Because it’s a water-soluble vitamin, vitamin C isn’t stored by the body and must be continually replaced. Question is, what’s the best way to do this?
Many foods are rich in vitamin C, including oranges, grapefruit, strawberries, blueberries, mangoes, green peppers, broccoli, tomatoes and potatoes. Fruit juices and breakfast cereals are also often fortified with vitamin C. It’s relatively easy to obtain the recommended daily intake (RDI) by regularly consuming these foods.
To achieve therapeutic benefits, many people take higher doses of vitamin C, usually between 500 mg and 1,000 mg daily. Doses should be taken two to three times a day with meals. Always consult with a physician if you plan to take more than the RDI of any nutrient or when providing a child with any supplement.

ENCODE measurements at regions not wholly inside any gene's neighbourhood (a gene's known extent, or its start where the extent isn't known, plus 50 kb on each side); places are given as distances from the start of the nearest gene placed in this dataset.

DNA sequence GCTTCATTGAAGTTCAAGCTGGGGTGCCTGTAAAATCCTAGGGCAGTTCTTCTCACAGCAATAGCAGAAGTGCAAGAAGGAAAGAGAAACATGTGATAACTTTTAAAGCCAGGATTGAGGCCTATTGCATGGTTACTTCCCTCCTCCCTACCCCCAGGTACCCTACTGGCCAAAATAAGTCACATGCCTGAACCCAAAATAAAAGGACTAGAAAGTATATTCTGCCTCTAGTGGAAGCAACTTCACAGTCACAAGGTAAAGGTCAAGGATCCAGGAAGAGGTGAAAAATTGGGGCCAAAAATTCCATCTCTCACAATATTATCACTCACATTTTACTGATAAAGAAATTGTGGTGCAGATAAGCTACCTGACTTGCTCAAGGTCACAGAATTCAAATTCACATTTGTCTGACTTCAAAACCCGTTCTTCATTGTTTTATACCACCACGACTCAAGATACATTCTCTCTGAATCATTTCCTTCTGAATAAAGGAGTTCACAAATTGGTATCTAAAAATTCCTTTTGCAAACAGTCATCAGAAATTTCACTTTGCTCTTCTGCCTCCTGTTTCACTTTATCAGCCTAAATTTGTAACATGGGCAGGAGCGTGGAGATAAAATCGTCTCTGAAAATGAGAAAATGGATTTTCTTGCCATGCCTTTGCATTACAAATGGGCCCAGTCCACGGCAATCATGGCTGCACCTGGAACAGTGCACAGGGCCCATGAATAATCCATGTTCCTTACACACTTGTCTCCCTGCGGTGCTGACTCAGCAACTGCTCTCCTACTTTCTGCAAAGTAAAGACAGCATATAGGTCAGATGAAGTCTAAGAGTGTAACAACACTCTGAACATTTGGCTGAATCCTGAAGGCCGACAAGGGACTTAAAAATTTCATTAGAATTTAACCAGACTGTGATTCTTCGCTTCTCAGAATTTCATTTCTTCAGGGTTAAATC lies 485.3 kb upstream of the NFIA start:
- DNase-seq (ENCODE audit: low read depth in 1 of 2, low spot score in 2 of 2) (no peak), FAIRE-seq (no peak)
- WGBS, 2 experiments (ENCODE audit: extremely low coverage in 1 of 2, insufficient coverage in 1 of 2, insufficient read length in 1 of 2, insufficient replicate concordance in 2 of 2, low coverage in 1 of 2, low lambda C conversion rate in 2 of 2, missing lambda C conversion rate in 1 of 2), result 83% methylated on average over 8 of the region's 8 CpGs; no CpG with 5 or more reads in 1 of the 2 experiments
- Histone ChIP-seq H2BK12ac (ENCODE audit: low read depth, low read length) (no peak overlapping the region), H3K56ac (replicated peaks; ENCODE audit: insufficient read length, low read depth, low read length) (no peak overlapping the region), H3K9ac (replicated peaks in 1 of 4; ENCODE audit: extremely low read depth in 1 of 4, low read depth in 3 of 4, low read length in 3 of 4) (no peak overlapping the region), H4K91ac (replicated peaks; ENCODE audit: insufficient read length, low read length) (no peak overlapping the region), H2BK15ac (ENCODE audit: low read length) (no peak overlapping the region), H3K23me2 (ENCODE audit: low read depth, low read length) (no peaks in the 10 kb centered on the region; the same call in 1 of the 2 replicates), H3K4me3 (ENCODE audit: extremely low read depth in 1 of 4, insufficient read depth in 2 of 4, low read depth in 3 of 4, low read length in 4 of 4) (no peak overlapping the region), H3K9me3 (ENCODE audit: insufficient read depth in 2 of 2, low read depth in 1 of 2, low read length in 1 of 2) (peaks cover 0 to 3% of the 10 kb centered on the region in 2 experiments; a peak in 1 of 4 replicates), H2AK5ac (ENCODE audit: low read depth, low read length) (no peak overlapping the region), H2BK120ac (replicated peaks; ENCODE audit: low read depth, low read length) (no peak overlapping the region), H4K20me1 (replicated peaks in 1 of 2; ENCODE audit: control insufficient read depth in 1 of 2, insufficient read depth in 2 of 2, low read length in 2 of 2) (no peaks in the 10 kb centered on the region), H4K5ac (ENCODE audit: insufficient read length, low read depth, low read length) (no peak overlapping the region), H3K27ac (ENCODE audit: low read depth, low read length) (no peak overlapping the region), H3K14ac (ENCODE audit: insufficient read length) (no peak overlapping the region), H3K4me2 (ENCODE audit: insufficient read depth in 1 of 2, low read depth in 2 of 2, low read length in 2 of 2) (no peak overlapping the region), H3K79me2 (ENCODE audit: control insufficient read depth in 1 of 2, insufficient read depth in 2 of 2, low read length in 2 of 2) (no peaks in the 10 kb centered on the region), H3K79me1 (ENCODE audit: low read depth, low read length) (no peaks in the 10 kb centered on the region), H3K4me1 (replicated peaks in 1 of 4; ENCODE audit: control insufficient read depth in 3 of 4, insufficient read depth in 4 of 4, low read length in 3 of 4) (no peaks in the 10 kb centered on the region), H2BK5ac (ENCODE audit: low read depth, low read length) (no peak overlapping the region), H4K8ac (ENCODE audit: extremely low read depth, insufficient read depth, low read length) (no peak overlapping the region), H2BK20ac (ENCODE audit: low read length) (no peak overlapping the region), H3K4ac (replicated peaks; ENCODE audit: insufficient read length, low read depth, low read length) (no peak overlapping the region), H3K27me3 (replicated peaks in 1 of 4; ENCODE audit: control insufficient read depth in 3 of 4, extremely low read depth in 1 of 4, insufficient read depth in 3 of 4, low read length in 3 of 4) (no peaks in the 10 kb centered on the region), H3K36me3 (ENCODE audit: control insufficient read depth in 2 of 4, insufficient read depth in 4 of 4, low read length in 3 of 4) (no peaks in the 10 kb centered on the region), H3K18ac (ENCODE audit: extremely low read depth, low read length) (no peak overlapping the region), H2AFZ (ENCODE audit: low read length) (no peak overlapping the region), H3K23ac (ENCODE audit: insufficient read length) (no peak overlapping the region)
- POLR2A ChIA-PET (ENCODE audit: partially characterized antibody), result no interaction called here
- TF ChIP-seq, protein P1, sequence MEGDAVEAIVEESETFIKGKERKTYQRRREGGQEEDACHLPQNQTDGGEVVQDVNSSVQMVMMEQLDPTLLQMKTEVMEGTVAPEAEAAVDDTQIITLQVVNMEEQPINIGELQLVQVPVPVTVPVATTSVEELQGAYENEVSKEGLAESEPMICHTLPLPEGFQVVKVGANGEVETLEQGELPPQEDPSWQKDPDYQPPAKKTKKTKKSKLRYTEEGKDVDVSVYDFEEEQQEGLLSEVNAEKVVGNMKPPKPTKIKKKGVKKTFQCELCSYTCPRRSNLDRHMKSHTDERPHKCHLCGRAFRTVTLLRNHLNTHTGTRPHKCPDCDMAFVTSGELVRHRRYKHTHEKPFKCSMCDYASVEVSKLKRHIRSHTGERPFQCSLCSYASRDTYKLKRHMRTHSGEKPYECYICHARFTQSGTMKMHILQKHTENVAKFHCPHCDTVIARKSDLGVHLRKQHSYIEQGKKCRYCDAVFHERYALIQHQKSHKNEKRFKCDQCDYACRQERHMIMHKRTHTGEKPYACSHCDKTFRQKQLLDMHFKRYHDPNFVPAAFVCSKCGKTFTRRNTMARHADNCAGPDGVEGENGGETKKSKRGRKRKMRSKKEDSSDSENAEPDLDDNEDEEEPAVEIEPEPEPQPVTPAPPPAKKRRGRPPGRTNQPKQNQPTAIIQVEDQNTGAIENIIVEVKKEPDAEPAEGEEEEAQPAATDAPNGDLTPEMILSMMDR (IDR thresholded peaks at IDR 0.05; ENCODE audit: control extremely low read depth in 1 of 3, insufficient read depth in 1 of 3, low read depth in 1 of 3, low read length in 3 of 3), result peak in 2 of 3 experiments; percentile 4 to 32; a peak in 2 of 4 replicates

Here are some common forms of vitamin C:
Available in natural or synthetic form, as chewable tablets, capsules, liquids and powders. Studies show that natural and synthetic forms are chemically identical and show no difference in bioavailability or bioactivity. May irritate the stomach, especially when taken in high doses.
Buffered vitamin C
Consists of mineral salts of ascorbic acid. Less acidic and recommended for people who experience gastrointestinal problems with pure ascorbic acid. Calcium ascorbate is a popular form of buffered vitamin C and is said to be well absorbed and gentle on the stomach.
Vitamin C with bioflavonoids
Bioflavonoids are plant compounds that function as antioxidants. Some research suggests bioflavonoids increase the bioavailability of ascorbic acid.
Topical vitamin C
Concentrated serums can be applied directly to skin for protective antioxidant benefits. Used in anti-aging formulas. Recommended because little orally ingested vitamin C actually reaches skin.
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